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Why street trading remains chaotic

By Debo Oladimeji
07 November 2021   |   3:00 am
Recently, three lecturers from the Department of Sociology, Faculty of Social Sciences, University of Lagos, embarked on a research to determine the underlying causes of the seeming insoluble

Street trading

Recently, three lecturers from the Department of Sociology, Faculty of Social Sciences, University of Lagos, embarked on a research to determine the underlying causes of the seeming insoluble nature of one of the nagging menaces plaguing Lagos State, with a view to proffering germane solutions that could aid the state government in its efforts at tackling the problem.

The intention was to verify whether the Lagos State government’s policy on street trading was being effectively implemented, its success or otherwise and its effect on concerned traders and Lagos generally.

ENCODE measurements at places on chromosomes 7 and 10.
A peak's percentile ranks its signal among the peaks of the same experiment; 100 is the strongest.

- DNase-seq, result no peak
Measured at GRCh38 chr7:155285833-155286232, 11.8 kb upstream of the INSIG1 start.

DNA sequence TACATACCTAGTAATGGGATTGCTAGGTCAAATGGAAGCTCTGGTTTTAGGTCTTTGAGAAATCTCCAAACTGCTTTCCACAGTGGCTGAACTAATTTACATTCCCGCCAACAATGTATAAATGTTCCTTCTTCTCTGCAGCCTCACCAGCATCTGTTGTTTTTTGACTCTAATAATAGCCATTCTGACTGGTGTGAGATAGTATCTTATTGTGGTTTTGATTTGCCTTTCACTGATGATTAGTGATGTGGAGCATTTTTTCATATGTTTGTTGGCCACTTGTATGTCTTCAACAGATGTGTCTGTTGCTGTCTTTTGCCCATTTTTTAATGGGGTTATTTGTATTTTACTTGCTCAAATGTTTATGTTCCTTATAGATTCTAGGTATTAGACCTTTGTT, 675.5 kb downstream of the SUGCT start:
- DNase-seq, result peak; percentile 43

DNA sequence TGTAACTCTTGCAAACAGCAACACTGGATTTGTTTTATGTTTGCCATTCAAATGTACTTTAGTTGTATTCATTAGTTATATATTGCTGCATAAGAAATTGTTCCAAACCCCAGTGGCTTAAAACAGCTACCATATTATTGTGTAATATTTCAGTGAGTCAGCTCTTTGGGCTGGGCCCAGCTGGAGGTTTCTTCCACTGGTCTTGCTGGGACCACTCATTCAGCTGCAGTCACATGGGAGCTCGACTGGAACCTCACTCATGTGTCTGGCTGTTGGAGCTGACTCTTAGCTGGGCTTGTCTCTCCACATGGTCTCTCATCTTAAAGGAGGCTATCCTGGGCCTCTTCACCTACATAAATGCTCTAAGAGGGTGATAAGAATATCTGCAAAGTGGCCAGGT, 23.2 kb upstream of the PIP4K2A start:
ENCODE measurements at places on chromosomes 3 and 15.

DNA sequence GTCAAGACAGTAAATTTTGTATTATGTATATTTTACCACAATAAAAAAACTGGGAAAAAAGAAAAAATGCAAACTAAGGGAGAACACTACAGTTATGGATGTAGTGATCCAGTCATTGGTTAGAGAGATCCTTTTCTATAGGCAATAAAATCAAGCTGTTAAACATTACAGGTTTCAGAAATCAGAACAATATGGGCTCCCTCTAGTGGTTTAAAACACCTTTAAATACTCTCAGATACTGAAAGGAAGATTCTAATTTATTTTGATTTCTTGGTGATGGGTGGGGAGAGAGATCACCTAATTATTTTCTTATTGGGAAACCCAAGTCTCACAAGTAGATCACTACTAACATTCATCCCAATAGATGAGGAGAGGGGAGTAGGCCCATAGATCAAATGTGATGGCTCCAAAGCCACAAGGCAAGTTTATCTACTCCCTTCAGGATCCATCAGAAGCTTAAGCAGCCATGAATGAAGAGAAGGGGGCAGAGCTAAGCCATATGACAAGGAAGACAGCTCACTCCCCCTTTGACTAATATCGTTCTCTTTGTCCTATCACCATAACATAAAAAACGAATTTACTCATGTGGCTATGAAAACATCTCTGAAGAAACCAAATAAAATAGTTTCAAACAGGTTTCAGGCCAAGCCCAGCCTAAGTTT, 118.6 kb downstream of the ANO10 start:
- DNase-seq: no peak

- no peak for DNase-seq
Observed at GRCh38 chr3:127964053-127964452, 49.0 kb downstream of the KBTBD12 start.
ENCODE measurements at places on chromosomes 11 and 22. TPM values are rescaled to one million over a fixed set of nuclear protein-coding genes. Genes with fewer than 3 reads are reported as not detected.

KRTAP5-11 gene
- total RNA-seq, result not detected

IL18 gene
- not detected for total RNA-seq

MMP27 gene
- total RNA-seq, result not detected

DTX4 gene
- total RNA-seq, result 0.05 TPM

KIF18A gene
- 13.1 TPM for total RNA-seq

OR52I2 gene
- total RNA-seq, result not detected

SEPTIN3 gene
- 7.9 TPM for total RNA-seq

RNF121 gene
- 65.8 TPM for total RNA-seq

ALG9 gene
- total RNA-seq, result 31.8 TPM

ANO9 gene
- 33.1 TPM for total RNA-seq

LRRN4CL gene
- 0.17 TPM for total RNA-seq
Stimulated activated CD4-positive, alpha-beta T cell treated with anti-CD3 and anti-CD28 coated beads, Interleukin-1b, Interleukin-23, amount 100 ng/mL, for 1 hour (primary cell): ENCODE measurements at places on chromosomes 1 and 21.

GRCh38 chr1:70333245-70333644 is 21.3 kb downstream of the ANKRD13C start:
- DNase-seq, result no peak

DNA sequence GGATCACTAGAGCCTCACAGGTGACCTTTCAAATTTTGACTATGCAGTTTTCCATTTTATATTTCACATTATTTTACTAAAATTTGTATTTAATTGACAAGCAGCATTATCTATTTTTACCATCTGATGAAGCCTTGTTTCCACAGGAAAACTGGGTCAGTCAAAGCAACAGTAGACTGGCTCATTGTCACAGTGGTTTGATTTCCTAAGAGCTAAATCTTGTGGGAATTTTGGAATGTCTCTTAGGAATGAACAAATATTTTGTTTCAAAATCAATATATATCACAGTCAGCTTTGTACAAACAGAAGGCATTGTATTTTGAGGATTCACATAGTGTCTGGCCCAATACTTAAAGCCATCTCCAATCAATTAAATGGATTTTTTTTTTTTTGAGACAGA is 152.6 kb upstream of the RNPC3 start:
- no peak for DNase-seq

In the course of the research, 894 respondents, comprising street traders, relevant Lagos officials and other stakeholders, participated in the study. Different segments that constitute street trading, including village markets in the metropolis, were also involved. Their verdict? It is high time the state government came up with an alternative strategy and review the existing policy if it is truly desirous of ridding the state of the menace.